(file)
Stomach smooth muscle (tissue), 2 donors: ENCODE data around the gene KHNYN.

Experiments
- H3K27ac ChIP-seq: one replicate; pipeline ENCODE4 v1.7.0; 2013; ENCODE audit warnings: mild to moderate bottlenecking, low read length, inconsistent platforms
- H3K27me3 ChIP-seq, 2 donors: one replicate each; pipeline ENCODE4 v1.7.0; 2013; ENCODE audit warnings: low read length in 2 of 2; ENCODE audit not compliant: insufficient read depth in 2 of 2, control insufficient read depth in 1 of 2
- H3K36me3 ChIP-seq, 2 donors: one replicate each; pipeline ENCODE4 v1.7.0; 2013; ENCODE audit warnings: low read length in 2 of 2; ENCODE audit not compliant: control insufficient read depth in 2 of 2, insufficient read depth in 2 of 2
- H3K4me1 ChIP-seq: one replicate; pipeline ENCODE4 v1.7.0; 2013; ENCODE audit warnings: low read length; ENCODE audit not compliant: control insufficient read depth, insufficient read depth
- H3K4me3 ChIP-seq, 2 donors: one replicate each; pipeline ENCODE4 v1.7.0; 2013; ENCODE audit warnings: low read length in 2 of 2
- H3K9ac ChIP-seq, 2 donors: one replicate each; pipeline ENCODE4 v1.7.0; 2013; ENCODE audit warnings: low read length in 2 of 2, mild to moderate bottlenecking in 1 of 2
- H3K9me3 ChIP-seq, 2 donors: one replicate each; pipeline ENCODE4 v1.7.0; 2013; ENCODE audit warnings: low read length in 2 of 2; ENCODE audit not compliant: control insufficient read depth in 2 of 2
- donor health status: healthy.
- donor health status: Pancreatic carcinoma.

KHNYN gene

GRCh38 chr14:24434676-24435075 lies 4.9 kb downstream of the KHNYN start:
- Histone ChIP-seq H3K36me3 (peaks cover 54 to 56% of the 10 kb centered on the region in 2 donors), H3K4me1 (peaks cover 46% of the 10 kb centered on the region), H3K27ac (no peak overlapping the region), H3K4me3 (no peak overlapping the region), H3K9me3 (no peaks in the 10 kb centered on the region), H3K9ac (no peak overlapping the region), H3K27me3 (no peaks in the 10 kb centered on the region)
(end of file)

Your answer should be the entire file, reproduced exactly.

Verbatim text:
Stomach smooth muscle (tissue), 2 donors: ENCODE data around the gene KHNYN.

Experiments
- H3K27ac ChIP-seq: one replicate; pipeline ENCODE4 v1.7.0; 2013; ENCODE audit warnings: mild to moderate bottlenecking, low read length, inconsistent platforms
- H3K27me3 ChIP-seq, 2 donors: one replicate each; pipeline ENCODE4 v1.7.0; 2013; ENCODE audit warnings: low read length in 2 of 2; ENCODE audit not compliant: insufficient read depth in 2 of 2, control insufficient read depth in 1 of 2
- H3K36me3 ChIP-seq, 2 donors: one replicate each; pipeline ENCODE4 v1.7.0; 2013; ENCODE audit warnings: low read length in 2 of 2; ENCODE audit not compliant: control insufficient read depth in 2 of 2, insufficient read depth in 2 of 2
- H3K4me1 ChIP-seq: one replicate; pipeline ENCODE4 v1.7.0; 2013; ENCODE audit warnings: low read length; ENCODE audit not compliant: control insufficient read depth, insufficient read depth
- H3K4me3 ChIP-seq, 2 donors: one replicate each; pipeline ENCODE4 v1.7.0; 2013; ENCODE audit warnings: low read length in 2 of 2
- H3K9ac ChIP-seq, 2 donors: one replicate each; pipeline ENCODE4 v1.7.0; 2013; ENCODE audit warnings: low read length in 2 of 2, mild to moderate bottlenecking in 1 of 2
- H3K9me3 ChIP-seq, 2 donors: one replicate each; pipeline ENCODE4 v1.7.0; 2013; ENCODE audit warnings: low read length in 2 of 2; ENCODE audit not compliant: control insufficient read depth in 2 of 2
- donor health status: healthy.
- donor health status: Pancreatic carcinoma.

KHNYN gene

GRCh38 chr14:24434676-24435075 lies 4.9 kb downstream of the KHNYN start:
- Histone ChIP-seq H3K36me3 (peaks cover 54 to 56% of the 10 kb centered on the region in 2 donors), H3K4me1 (peaks cover 46% of the 10 kb centered on the region), H3K27ac (no peak overlapping the region), H3K4me3 (no peak overlapping the region), H3K9me3 (no peaks in the 10 kb centered on the region), H3K9ac (no peak overlapping the region), H3K27me3 (no peaks in the 10 kb centered on the region)